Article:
Kindly Be Kind
“Kindness is the act or the state of being kind, being marked by good and charitable behavior, pleasant disposition, and concern for others.” Wikipedia, a free dictionary
I was most likely in the middle of a diatribe; dissing someone who, at the moment, had fallen into my disfavor. My moaning and groaning was apparently assaulting my dad’s ears. He sighed, put down the paper, and looked at me with disappointment and sadness.
I would have rather been smacked than to have incurred one of Dad’s disapproving glances.“You know,” he began, “when someone tells you that you’re kind, it is the best compliment you can ever hope to get.” He picked up his paper and continued reading. Bull’s-eye! His words, although sparse, hit exactly where he had intended…right on my heart. The message was clear; “Would it hurt you to be kind?”
My father was a wise man. He often likened himself to the immortal cowboy philosopher and humorist, Will Rogers. Using Roger’s own words, my father would exclaim, “I’ve never met a man (person) I didn’t like.” My dad meant every word. I tried at the age of 15 to embrace that philosophy too. But it wasn’t easy for me.
I don’t ever recall my dad being unkind or critical of himself or others. He took people at face value, and he got burned once in awhile. But when he did, he did not berate himself for being unwise or naive. He just assumed that the person who had burned him did so out of necessity, not out of malice. It never occurred to him that people just plain chose to be unkind.
As I think about my dad’s words of wisdom, I know that by virtue, he was a kind gentle man, with a pleasant disposition. He was charitable in his deeds as well as in his words. He was the man whom many came to for many things. He played with the neighborhood kids, he loaned money as well as advice. He had many friends of his own, and was highly respected in our community. One of the elderly ladies in my home town told me that my dad’s funeral was one of the “best attended” of any funeral she had ever been to—high praise from a regular funeral attendee. No doubt that it was true, as my father “never met a person he didn’t like.”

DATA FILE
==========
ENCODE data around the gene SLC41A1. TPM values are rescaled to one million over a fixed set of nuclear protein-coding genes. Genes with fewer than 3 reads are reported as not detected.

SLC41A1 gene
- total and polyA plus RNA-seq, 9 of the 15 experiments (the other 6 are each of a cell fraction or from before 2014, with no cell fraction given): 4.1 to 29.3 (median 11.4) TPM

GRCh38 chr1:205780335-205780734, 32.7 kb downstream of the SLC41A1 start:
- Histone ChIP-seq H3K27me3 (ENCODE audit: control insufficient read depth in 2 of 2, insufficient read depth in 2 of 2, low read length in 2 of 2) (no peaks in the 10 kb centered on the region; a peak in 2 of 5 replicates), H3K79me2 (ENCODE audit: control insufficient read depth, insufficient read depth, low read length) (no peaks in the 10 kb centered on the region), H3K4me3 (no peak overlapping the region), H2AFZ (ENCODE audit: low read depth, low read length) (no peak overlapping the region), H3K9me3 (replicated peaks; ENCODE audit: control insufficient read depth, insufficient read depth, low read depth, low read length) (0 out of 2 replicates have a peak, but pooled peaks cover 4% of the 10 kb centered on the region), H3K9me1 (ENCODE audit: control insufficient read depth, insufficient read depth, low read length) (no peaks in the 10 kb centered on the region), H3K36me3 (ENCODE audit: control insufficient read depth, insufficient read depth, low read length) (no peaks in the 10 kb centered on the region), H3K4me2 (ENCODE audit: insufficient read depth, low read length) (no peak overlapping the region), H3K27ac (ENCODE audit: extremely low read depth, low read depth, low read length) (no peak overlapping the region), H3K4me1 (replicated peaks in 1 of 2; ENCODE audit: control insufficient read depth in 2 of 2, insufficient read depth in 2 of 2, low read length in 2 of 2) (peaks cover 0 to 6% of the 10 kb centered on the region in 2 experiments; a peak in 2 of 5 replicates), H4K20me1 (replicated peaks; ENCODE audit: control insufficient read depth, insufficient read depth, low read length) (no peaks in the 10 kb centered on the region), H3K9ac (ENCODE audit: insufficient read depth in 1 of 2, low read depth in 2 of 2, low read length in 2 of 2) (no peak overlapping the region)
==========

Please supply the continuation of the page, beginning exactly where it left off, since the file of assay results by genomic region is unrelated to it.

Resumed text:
As I have become older, and hopefully wiser, I have come to realize that kindness begins at home, with the very person who needs it the most…you. But it’s hard to be kind when you are your own worst critic. In my own life, I have found that in order to be genuinely kind to others, it is imperative to be kind to myself.
I also know that there are benefits to being kind. I find when I look at myself, as well as others, through kind non-critical eyes, my heart rate remains calm, my blood pressure doesn’t rise, and I obtain a sense of well being. I smile more often than not, and value my life and others’ a little more.
When I look at myself in the mirror, I try not to see the wrinkles and the double chin. I rest upon my eyes mostly, and acknowledge the kindness in them. And when other people don’t act or say the things that I would do or say, I try hard not to judge. I believe, like my father, that most people behave the way they do out of necessity.
The physiological effects of kindness are valuable to a survivor. The philosophical awareness of kindness is equally as valuable. Kindness is a choice. It is a state of mind. It is far better to handle difficult people and situations through kindness, because when you have a sense of well being—a nice steady heart beat, and a cool head—those situations are more easily solved. That “difficult” person may just turn into someone you actually like. Pretty soon you may even become a Will Rogers, or a Claude Charlton--”never met a person…”